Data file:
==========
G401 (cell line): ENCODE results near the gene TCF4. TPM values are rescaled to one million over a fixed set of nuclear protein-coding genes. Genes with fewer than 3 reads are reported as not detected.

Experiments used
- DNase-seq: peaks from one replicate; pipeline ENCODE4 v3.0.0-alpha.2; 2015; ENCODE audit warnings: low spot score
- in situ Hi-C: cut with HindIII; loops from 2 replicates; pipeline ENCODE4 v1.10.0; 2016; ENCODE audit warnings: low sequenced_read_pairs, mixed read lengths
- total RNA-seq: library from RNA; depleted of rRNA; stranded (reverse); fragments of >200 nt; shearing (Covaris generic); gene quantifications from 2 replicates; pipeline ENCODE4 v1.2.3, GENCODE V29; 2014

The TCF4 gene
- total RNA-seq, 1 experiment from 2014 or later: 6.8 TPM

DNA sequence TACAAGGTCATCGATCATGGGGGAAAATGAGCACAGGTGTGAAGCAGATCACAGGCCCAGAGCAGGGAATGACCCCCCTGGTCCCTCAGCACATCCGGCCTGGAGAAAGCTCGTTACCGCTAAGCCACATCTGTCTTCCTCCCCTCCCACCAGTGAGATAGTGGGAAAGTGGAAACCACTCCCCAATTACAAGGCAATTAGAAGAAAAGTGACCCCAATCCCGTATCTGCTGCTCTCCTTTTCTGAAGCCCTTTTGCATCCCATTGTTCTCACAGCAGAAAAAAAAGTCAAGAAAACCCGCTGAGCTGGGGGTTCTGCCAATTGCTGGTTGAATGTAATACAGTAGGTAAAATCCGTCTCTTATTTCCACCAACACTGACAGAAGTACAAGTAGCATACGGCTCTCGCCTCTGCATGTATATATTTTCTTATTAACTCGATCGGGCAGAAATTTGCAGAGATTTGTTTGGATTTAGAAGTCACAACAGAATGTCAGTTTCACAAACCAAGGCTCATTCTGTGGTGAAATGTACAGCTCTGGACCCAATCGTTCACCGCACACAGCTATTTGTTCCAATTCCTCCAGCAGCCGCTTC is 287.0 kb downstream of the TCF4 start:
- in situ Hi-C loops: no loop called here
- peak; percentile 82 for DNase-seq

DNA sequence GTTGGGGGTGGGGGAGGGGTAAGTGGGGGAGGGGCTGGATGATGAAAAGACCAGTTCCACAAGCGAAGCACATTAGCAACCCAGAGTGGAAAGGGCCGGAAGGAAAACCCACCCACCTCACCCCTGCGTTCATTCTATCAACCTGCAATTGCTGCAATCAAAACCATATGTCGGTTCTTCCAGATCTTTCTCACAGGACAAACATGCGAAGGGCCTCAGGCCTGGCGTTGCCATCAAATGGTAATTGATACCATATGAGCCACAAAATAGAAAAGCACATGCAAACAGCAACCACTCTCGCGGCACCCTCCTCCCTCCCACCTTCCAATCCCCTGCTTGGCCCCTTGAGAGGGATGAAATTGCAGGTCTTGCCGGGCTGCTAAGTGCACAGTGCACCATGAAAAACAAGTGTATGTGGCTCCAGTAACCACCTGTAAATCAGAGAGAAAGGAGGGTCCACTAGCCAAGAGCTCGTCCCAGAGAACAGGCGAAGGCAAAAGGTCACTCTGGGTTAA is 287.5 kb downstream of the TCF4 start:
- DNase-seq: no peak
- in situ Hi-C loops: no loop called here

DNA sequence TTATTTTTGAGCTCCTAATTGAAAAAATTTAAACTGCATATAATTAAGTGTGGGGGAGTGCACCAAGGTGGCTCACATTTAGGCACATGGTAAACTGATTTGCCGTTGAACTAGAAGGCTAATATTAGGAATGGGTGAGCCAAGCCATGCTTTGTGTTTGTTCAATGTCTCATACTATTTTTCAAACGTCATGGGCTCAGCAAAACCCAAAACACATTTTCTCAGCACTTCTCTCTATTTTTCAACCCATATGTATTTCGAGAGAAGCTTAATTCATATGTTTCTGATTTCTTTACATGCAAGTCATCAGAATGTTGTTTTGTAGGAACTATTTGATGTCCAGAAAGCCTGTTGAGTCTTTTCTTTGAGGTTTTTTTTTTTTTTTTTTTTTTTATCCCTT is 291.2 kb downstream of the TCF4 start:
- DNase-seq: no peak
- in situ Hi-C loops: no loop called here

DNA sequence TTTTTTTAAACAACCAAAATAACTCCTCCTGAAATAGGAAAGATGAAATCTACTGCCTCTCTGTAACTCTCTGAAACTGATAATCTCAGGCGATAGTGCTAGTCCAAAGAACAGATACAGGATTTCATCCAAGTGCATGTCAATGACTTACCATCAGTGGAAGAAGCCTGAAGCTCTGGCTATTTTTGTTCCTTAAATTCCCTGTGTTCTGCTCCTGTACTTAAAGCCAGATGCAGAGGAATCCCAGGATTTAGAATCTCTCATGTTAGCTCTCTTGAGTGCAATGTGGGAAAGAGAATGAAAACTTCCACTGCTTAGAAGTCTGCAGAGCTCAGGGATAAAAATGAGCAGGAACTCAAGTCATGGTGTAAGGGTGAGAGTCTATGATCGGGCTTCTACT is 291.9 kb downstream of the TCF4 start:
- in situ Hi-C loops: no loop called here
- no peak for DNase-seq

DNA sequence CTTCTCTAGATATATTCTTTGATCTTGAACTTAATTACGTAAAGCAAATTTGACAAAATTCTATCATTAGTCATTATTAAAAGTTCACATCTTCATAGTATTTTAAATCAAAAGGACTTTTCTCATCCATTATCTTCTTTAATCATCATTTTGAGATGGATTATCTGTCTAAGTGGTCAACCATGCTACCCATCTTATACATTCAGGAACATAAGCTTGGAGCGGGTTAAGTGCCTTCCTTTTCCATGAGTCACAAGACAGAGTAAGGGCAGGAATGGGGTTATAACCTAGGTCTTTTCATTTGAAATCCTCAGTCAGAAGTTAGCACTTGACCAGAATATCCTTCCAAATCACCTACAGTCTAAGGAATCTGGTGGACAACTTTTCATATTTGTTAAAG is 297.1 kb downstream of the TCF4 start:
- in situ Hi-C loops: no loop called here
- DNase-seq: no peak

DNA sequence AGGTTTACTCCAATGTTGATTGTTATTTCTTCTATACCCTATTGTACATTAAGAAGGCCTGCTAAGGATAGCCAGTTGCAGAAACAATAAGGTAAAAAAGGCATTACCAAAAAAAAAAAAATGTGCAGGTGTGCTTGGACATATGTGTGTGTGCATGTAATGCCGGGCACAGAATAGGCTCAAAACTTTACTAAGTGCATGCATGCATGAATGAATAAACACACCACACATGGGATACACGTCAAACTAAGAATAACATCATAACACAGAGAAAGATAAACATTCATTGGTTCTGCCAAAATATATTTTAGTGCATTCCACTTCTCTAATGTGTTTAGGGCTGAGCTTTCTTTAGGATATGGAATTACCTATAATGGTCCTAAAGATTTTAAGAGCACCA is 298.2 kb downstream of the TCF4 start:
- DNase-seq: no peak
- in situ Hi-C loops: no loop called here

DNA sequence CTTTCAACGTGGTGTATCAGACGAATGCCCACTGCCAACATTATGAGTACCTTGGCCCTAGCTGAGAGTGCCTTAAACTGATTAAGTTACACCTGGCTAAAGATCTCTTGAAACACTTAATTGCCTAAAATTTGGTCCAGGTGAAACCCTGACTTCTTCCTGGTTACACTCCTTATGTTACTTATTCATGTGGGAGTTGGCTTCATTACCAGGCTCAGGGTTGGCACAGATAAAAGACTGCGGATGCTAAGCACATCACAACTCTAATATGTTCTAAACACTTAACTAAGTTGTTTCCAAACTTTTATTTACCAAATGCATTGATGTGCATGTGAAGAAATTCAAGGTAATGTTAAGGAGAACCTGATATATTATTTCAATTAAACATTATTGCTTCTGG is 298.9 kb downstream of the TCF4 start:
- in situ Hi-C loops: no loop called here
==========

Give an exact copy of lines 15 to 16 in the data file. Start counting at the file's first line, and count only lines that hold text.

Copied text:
- DNase-seq: no peak
- in situ Hi-C loops: no loop called here